The theoretical value of V5 for hard granite is 3.95 kilom. per second: the value 3.48 kilom. per second would agree with a hypothesis that these waves passed for two-fifths of their path through granite, and for the other three-fifths through some such rock as limestone.

The seismogram taken at Wellington shows a very slight tilting towards the west, probably evidence of slipping or accelerated folding of the underlying rocks.

The main earthquake was preceded by slight shocks in July and August, and was followed by after-shocks (twenty or more) until October.

The origins of these and other earthquakes, notably that of 1863 already mentioned, and that of the 9th March, 1890, seem to be situated in or near a strip or region of the earth's crust shown on the map as EE (Plate XLIX.), which is parallel

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to the axis of folding of the older Pliocene rocks in Hawke's Bay, and to the general axis of New Zealand. They are also just on the outside of the sloping plateau which about 250 miles to the E.S.E. rises above the sea as the Chatham Islands. Between this line of origins and the south-east coast of the North Island is a trough in the ocean-bed with a depth of 1,000 to 2,000 fathoms (AA).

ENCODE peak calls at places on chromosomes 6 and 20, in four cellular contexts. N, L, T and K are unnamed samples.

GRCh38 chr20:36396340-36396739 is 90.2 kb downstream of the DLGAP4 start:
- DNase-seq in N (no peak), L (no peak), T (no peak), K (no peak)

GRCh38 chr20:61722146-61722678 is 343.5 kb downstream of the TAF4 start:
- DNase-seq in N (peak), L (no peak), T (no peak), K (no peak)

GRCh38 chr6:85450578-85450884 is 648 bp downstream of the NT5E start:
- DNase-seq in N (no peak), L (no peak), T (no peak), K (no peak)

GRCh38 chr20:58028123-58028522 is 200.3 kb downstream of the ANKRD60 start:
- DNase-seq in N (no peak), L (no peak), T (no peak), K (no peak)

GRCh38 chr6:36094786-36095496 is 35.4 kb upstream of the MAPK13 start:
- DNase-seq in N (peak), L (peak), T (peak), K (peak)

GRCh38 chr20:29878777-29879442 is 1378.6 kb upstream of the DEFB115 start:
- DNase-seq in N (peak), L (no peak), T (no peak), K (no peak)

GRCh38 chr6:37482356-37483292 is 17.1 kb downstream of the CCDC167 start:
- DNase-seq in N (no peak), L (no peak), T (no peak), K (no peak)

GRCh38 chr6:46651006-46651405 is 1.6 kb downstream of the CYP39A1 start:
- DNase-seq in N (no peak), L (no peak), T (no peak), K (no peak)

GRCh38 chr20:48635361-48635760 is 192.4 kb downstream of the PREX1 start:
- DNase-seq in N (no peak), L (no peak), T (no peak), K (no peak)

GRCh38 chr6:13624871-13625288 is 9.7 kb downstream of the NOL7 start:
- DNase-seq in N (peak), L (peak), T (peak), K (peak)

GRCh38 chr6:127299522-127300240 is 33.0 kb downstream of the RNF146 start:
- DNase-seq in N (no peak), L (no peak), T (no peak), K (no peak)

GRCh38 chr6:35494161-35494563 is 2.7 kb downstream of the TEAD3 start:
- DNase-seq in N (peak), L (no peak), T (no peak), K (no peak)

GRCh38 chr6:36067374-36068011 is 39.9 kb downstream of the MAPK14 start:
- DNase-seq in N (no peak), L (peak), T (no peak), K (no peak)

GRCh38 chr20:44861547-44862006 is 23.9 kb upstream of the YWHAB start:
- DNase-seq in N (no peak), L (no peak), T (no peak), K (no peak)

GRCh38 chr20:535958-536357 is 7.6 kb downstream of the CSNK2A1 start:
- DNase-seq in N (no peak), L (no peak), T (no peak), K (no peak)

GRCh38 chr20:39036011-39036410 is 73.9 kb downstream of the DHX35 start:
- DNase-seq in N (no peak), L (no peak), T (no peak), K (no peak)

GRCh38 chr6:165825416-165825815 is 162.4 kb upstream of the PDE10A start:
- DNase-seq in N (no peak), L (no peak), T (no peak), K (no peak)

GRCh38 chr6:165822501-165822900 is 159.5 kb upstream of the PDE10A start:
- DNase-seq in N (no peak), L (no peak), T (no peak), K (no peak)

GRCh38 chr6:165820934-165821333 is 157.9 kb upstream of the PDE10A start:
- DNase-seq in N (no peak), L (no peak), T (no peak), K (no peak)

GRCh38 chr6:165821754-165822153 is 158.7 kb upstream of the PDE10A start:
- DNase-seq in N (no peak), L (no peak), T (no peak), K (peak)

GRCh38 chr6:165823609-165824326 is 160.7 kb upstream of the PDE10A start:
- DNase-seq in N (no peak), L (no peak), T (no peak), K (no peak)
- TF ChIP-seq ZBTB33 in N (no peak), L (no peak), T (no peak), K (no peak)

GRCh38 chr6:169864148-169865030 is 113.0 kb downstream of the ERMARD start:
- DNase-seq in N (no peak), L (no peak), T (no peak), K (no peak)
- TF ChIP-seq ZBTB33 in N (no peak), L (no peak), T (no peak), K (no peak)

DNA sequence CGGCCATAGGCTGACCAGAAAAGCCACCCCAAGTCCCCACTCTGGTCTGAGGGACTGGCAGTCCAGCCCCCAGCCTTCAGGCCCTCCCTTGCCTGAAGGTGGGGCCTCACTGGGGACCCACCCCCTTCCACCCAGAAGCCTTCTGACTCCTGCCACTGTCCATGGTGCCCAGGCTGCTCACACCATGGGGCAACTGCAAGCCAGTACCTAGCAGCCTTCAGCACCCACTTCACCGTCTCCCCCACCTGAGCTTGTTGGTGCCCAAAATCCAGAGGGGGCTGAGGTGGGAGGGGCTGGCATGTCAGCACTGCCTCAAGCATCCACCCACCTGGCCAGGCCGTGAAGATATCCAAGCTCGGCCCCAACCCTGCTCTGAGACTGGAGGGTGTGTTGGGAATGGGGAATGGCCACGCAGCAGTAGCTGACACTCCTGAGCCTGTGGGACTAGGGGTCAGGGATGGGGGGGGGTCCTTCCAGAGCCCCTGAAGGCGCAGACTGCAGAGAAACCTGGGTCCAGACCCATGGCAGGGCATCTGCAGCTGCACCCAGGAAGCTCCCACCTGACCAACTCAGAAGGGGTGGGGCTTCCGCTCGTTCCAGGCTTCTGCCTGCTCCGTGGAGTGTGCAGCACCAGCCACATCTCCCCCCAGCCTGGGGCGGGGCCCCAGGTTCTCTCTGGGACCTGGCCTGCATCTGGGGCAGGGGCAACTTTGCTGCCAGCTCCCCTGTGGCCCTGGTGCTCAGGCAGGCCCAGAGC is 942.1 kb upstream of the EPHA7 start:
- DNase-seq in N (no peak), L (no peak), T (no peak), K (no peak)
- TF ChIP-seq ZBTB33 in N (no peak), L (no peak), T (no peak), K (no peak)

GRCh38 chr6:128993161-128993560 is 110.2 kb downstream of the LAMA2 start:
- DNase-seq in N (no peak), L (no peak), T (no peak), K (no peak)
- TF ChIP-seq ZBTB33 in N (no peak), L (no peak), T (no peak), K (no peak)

It is probable that the earthquake of the 9th August was due to sudden slipping along a fault-plane, or other similar movement that occurred in the process of the “repacking” of the deeper rocks, consequent upon the continuance of the folding which the geological evidence shows to have been going on for many ages.

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The maximum displacement or amplitude of an earthparticle may be calculated from the other elements of the earthquake: the data in this case give 2–2.5 mm. as the maximum horizonal displacement; the vertical displacement would consequently be not greater than ½ mm. or 1/50 in.

The isoseismals, or lines of equal earthquake-intensity, marked on the map confirm in a general way the conclusions already established in regard to the region of disturbance.

[I am indebted for valuable observations and notes of the earthquake to the Secretary of the Post and Telegraph Department and his officers, especially to Mr. Keys of Napier, and to many private persons, the careful notes collected by Mr. R. P. Soundy, of Dannevirke North School, being of great interest.]